Botha: Not necessarily, but I think often, and I’ve reflected on when you go back in history, if you think about what happened in the railroads, a little bit more recent memory, you think about what happened with networking in the late 1990s. People always talk about what happened with dot com consumer companies, but the truth is most of the capital actually went into hardware, it went into fiber and network connections because the internet was about to arrive and then it took another decade. But it did arrive obviously.

And in a sense, because you have that, as you call it, a bubble, because you have so much enthusiasm about the potential of a new category, lots of money floods in. And it actually creates the infrastructure for that to then become a reality, as happened with railroads, as happened with the internet. The question is which of those infrastructure providers end up being durable businesses? It’s not always that all of them do, but what definitely happens is, is that there’s an application layer on top of that foundation that ends up being incredibly rich. And I think about this, the so-called Web 2.0 investments we made 20 years ago when we invested in companies like YouTube and then later in companies like Instagram, Airbnb, a bunch of these sort of companies that really benefited from the internet capability that a foundation that had been laid.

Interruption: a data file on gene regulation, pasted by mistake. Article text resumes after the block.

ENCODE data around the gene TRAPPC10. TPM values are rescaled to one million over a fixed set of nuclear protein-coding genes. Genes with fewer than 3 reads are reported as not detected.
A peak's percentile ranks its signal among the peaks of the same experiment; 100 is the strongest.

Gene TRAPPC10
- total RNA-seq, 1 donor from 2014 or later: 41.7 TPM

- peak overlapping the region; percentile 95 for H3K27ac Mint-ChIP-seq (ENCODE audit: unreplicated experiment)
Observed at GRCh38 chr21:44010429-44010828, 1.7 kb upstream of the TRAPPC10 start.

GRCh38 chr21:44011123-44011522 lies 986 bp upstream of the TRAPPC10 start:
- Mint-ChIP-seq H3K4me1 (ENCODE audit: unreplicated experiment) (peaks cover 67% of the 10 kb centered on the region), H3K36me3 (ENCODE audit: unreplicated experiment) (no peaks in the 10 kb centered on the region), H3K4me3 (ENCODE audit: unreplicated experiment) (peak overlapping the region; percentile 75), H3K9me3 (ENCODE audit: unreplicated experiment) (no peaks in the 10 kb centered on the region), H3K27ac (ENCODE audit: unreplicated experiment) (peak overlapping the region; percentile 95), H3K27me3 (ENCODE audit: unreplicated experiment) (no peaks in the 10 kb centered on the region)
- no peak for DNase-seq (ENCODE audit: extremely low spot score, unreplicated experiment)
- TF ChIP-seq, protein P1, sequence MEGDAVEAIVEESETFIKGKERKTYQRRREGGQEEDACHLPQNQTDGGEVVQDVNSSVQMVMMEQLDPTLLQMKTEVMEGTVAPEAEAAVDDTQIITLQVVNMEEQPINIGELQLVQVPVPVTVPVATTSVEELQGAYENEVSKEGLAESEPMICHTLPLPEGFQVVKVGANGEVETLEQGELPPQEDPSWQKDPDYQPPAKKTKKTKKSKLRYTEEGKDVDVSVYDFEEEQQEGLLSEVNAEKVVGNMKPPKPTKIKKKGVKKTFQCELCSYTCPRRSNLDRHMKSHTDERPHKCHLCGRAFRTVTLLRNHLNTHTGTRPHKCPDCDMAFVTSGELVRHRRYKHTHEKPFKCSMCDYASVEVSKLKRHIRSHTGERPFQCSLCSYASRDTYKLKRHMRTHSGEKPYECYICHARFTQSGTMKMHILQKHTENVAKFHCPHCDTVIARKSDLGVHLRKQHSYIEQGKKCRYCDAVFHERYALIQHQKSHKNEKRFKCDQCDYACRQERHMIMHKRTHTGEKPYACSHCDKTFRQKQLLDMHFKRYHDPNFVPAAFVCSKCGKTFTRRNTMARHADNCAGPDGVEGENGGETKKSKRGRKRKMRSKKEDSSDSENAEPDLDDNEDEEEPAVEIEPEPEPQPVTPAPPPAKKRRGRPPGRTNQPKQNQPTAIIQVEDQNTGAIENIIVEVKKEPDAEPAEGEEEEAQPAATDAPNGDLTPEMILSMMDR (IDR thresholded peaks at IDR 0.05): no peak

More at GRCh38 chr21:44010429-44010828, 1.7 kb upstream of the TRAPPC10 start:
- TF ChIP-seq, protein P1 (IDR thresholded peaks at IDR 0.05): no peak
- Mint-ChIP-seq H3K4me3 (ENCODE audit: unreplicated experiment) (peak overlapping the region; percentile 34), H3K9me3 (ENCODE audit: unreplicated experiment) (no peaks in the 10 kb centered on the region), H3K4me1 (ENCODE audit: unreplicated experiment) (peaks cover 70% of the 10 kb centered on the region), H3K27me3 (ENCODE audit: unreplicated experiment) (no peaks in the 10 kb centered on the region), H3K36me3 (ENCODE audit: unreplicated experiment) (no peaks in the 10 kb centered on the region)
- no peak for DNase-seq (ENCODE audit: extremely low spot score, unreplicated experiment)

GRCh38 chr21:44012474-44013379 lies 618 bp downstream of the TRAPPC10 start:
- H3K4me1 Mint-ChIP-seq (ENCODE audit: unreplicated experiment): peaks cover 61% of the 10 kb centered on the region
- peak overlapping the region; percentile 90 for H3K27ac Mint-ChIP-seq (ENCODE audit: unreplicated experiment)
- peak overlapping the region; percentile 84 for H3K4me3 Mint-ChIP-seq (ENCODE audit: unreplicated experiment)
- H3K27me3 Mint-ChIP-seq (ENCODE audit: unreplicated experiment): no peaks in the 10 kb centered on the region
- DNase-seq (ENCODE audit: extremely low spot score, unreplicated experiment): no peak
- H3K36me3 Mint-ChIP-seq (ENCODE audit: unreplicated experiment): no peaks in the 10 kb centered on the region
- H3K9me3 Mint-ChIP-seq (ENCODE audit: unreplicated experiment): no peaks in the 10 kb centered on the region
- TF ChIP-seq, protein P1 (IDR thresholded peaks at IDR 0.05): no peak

Murray: Clearly machine learning and AI have been around for a long time. The thing that has captured everyone’s imagination over the course of the last 14 months is generative AI, the ability of these large language models to deal in both in natural language, do amazing things with coding. How big is generative AI? How important are these new large language models that we’re dealing with?